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Vol. 24, No. 3, 2005
Issue release date: April 2005
Section title: Original Paper
Neuroepidemiology 2005;24:123–128
(DOI:10.1159/000082999)

Influence of Gender on Baseline Features and Clinical Outcomes among 17,370 Patients with Confirmed Ischaemic Stroke in the International Stroke Trial

Niewada M. · Kobayashi A. · Sandercock P.A.G. · Kamiński B. · Członkowska A.
aDepartment of Clinical and Experimental Pharmacology, Warsaw Medical University, and b2nd Department of Neurology, Institute of Psychiatry and Neurology, Warsaw, Poland; cDepartment of Clinical Neurosciences, University of Edinburgh, Edinburgh, UK; dDepartment of Division of Decision Analysis and Support, Institute of Econometrics, Warsaw School of Economics, Warsaw, Poland

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Article / Publication Details

First-Page Preview
Abstract of Original Paper

Published online: 4/8/2005

Number of Print Pages: 6
Number of Figures: 0
Number of Tables: 4

ISSN: 0251-5350 (Print)
eISSN: 1423-0208 (Online)

For additional information: http://www.karger.com/NED

Abstract

Aim: We sought to determine whether there were differences between men and women with acute stroke in their baseline characteristics and outcome in a large cohort of patients randomized in the International Stroke Trial (IST). Methods: Of the 19,435 patients randomized in the IST, 17,370 had an ischemic stroke confirmed by CT scan or autopsy (8,003 female and 9,367 male). In males and females, we compared baseline characteristics (age, frequency of atrial fibrillation, pre-stroke administration of aspirin and systolic blood pressure, conscious level, stroke syndrome) and outcome at 14 days and 6 months (death, complications, dependency, recovery, place of residence). We developed a specific logistic regression model to adjust for case-mix in order to evaluate the separate influence of gender on outcome. Results: Female patients were older, suffered more frequently from atrial fibrillation, had higher systolic blood pressure at randomization and generally had more severe strokes (a higher proportion were unconscious or drowsy or had a total anterior circulation syndrome). Females had higher 14-day and 6-month case fatality and were more likely to be dead or dependent at six months (and consequently more likely to require institutional or residential care). Gender was an independent predictor of death or dependency at 6 months. Conclusions: The adverse effect of female gender on outcome indicates that further research to explore the underlying biological mechanism is justified, and that more intensive acute and long-term treatment may be needed to improve outcome among female patients with stroke.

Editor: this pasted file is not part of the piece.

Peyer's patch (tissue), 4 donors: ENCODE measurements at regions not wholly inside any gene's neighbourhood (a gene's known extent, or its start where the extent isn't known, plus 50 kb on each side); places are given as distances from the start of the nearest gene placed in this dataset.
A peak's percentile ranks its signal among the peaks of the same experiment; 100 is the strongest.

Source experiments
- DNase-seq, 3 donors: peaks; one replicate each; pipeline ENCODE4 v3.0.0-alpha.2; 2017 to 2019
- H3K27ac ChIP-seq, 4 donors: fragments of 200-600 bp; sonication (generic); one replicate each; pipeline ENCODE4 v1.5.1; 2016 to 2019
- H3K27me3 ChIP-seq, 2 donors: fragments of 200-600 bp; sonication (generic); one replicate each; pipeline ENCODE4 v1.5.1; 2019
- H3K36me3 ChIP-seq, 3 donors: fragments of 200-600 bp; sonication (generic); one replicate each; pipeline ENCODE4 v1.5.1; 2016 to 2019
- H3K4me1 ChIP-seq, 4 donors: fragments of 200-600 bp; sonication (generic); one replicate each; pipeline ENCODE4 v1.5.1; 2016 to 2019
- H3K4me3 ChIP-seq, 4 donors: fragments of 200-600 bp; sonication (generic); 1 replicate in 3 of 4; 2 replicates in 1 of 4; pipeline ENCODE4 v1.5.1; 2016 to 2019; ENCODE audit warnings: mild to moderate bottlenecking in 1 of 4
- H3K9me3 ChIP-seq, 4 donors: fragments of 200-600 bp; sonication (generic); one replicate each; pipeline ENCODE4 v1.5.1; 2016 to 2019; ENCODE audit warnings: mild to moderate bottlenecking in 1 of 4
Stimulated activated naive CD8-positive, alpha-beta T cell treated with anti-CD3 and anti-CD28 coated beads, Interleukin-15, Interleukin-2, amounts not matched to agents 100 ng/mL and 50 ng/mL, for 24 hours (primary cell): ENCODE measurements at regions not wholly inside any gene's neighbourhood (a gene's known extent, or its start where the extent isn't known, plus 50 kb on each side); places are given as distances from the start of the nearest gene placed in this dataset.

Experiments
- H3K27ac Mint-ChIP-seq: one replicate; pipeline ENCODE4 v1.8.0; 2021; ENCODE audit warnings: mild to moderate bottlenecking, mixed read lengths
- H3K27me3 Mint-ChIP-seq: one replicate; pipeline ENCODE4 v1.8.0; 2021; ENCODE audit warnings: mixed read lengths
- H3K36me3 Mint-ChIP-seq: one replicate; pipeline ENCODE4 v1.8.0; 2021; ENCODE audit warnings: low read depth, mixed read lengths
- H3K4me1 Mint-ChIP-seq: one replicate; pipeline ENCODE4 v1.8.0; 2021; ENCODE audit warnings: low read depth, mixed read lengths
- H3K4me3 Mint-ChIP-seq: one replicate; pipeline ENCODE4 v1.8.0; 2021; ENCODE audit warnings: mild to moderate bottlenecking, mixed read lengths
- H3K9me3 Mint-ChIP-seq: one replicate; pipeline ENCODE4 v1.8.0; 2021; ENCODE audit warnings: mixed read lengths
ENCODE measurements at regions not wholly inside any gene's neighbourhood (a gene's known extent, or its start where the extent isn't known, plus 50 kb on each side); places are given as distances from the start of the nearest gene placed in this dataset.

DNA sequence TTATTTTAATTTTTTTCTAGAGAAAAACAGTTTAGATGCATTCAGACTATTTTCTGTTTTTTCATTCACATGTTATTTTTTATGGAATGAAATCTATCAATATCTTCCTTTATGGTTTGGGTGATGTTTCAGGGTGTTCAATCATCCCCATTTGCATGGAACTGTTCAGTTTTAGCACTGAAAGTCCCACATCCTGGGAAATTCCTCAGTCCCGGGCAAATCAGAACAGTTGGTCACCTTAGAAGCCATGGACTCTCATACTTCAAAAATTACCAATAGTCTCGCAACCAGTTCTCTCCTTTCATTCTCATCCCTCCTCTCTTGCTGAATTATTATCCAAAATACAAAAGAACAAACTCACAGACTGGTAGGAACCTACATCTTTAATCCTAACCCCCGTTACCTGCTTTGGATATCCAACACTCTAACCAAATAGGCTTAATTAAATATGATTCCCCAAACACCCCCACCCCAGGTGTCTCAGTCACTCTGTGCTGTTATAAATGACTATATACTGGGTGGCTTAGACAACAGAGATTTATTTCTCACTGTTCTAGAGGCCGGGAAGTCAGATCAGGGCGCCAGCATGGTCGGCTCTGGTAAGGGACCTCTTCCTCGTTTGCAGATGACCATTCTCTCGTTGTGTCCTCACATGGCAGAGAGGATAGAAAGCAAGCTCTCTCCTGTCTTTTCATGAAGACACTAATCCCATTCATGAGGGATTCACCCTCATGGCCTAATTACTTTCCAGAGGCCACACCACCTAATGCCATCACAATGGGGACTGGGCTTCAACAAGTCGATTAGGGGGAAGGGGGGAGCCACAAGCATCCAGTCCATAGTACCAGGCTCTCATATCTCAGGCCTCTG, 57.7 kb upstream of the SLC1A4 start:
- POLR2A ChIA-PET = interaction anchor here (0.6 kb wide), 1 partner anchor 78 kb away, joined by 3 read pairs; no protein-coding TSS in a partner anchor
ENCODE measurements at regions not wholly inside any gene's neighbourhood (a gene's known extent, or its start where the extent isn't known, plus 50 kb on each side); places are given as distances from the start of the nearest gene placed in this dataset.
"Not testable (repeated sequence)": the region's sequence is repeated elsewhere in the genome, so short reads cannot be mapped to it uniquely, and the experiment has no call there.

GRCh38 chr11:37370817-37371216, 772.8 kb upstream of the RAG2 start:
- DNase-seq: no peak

Author Contacts

Anna Członkowska
2nd Department of Neurology, Institute of Psychiatry and Neurology
9 Sobieskiego Street
PL–02-957 Warsaw (Poland)
Tel. +48 22 8427683, Fax +48 22 8424023, E-Mail czlonkow@ipin.edu.pl

  

Article Information

Published online: December 30, 2004
Number of Print Pages : 6
Number of Figures : 0, Number of Tables : 4, Number of References : 27

  

Publication Details

Neuroepidemiology

Vol. 24, No. 3, Year 2005 (Cover Date: Released April 2005)

Journal Editor: Román, G.C. (San Antonio, Tex.)
ISSN: 0251–5350 (print), 1423–0208 (Online)

For additional information: http://www.karger.com/ned


Article / Publication Details

First-Page Preview
Abstract of Original Paper

Published online: 4/8/2005

Number of Print Pages: 6
Number of Figures: 0
Number of Tables: 4

ISSN: 0251-5350 (Print)
eISSN: 1423-0208 (Online)

For additional information: http://www.karger.com/NED


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